Less Stress for Dads

This may sound ridiculously obvious to you: When dads are happy, we are more flexible, more open minded, more willing to spend time with our kids, and more creative when it comes to handling life’s complexities.

My work as a Stress Relief Educator is focused on helping people learn how to help themselves feel better. My experience of watching how dads operate (including myself), has made one thing very clear: Fathers are at their best when they are feeling good.

When we get stressed, we usually start trying to control our surroundings. We raise our voices and tell everyone to be quiet, we start making new rules and enforcing the old ones and we start blaming our partners for everything under the sun (even if it’s only in our minds!).

Of course we have some other options when we get stressed out. We can play sports, watch sports, listen to some music from when we were eighteen, eat, have a drink, or watch a movie. If we can find a way to start feeling better and forget about whatever it is that stressed us out in the first place, we can start enjoying life again. Then we can continue being the dad we want to be – relaxed, confident, friendly, and loving.

My interest lies in yet another option for stress relief. Something much more powerful than watching a movie: watching ourselves. It can be a really new experience. I’m talking about cultivating an awareness of how we think, how we react to stress, and how we relate to our loved ones under stress. I’m talking about developing an ability to imagine how our lives would be without stress.

My favorite tool as a Stress Relief Educator is quite unique. I teach and facilitate a simple questioning process called “The Work of Byron Katie.” The work is four questions and a “Turnaround” (which I’ll explain later). The whole process fits on the back of a business card. It’s a great tool for a lot of dads I know. There’s nothing to believe, not a lot of reading involved, no preparation, and no cash outlay necessary!

The most unique feature of “The Work” is it’s premise: We can feel better and learn everything we want to know about ourselves by deeply investigating our stressful thoughts. Within every stressful thought is a valuable packet of information, tailor made for us, waiting to be discovered. Every frustration we experience in life, every bummer, is an opportunity for us to grow.

How Does “The Work” Work?

“The Work” invites you to complain, lambast, and be angry about any person, thing, government, school, parent, etc. that you can think of (which is easy for almost everyone I know). Who do you know who would draw a blank if you asked them to find something to complain about?

You start by becoming aware of your angry, negative, or stressful thoughts and writing them down on paper using short, simple statements. But unlike purely venting your anger, which most of us are familiar with, “The Work” then invites you to isolate one of these statements and investigate it deeply using four questions.

– Is it true?
– Can you absolutely know it’s true?
– How do you react when you believe that thought?
– Who would you be without that thought?

These four questions invite you to notice how a stressful thought is affecting your life, and discover how your life would be without it.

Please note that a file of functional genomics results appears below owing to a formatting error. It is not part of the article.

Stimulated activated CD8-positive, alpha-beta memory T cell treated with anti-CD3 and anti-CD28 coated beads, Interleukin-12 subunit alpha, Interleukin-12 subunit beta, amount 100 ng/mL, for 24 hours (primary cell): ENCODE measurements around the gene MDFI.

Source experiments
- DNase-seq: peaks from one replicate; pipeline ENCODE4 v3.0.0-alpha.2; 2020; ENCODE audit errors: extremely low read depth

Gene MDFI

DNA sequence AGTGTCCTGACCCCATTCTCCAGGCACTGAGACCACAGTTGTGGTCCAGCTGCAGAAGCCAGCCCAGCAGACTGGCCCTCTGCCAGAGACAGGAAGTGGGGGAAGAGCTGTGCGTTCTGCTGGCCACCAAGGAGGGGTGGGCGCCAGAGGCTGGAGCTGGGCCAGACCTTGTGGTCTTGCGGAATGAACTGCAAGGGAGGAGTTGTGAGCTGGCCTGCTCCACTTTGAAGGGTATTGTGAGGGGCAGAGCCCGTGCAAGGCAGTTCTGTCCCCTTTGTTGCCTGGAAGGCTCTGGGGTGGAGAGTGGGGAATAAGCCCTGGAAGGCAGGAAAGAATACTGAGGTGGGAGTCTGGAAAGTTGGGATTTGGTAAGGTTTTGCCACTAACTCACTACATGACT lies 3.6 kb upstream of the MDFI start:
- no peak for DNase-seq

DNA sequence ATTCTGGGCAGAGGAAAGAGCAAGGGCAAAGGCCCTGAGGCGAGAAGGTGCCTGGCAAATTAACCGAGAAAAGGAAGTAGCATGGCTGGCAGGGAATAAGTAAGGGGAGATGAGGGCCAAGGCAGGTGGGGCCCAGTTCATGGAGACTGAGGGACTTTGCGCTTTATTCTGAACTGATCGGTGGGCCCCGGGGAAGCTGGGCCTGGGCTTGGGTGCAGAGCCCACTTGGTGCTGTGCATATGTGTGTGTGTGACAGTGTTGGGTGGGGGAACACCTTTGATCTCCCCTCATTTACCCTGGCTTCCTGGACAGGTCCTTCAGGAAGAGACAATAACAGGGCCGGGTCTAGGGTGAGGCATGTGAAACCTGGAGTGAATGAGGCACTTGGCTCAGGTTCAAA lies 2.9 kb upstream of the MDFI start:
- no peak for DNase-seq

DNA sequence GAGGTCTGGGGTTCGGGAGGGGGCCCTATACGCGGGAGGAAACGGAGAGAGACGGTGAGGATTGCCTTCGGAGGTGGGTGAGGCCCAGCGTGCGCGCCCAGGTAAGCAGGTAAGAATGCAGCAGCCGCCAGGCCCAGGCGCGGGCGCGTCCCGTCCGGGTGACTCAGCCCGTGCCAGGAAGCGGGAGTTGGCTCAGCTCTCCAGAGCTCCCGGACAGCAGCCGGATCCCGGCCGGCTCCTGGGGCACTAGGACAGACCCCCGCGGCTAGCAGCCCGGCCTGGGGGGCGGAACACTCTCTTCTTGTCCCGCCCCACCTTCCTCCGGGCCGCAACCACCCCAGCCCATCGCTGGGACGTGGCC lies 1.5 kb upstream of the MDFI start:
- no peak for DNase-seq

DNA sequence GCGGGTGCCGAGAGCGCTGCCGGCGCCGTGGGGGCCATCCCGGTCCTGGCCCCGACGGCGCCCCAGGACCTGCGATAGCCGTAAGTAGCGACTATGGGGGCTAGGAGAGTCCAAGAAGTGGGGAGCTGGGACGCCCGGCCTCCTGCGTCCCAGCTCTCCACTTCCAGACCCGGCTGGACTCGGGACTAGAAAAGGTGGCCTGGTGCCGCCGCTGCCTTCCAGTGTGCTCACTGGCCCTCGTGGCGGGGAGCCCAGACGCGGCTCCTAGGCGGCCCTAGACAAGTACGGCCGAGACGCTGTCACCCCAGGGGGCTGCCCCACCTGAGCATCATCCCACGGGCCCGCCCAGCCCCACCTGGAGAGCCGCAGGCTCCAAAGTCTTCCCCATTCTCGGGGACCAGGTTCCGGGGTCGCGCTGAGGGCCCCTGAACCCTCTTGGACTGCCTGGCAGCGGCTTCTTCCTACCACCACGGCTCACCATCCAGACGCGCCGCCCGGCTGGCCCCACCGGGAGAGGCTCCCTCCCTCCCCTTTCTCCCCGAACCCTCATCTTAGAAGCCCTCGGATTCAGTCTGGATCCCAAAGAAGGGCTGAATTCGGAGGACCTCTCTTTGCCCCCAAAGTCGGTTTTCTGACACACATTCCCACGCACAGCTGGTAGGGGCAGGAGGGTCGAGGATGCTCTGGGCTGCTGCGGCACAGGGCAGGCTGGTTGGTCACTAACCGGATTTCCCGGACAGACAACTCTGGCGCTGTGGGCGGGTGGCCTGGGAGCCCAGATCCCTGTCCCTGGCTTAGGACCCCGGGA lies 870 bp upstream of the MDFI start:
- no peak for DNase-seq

The final step in doing “The Work” is to turn your original statement around. There are several ways to do this. You are basically finding opposites, or different polarities of your original statement.

For example, “My kids are too noisy” becomes:

– My kids are not too noisy.
– My kids are too quiet.
– I am too noisy.

– My thinking is too noisy.

And there may be others.

The Turnarounds are based on the opposite of your initial stressful statement. When we find them, we ask ourselves, “Is there any truth to that? Can I find some examples of how that turnaround is true in my life?” They are statements that broaden your thinking, expand your awareness, and help you know yourself and others in a new way. Turnarounds can change your life! They have been monumental in mine.

I had been a dad for five years when I first started doing “The Work.” My worksheets swelled with statements about my dad, my kids, my wife, my schooling, mean people, and the state of the world. And once I began to investigate these statements using “The Work,” the most miraculous thing happened – I started feeling better! The most challenging parts of my life were now bringing me my greatest insights!

“The Work” is just four questions and a turnaround. It’s not a philosophy of life. The questions make no recommendations, offer no suggestions, and give no advice about how to live or how to be happy. The Work is a tool you can use to find your own answers. So, try it out! Find something that is causing you stress. Have your wife or partner ask you the four questions about that statement. Give yourself the gift of growth and insight. Blow your mind: You are the only one who can truly do it!

When you feel good, you are more intelligent, more creative, more flexible and more fun to be with. The most powerful way to connect with your family and the rest of the world is to feel good, enjoy your life, and become somebody your wife and kids want to respect, be with, and be like.

If you believe being a father is an unending job full of difficult challenges, power struggles, and unforseen pitfalls – it will be. I would question a thought like that, turn it around, and get a new perspective. Because, if you believe fathering is easy, fruitful, and enjoyable – it will be!

Mike Biskup is a Stress Relief Educator, Artist, and Father residing in Washington State. You can learn more about Mike, his work, and his trainings by visiting: www.mikebiskup.com.


To learn more about Byron Katie and “The Work”, visit www.thework.com.

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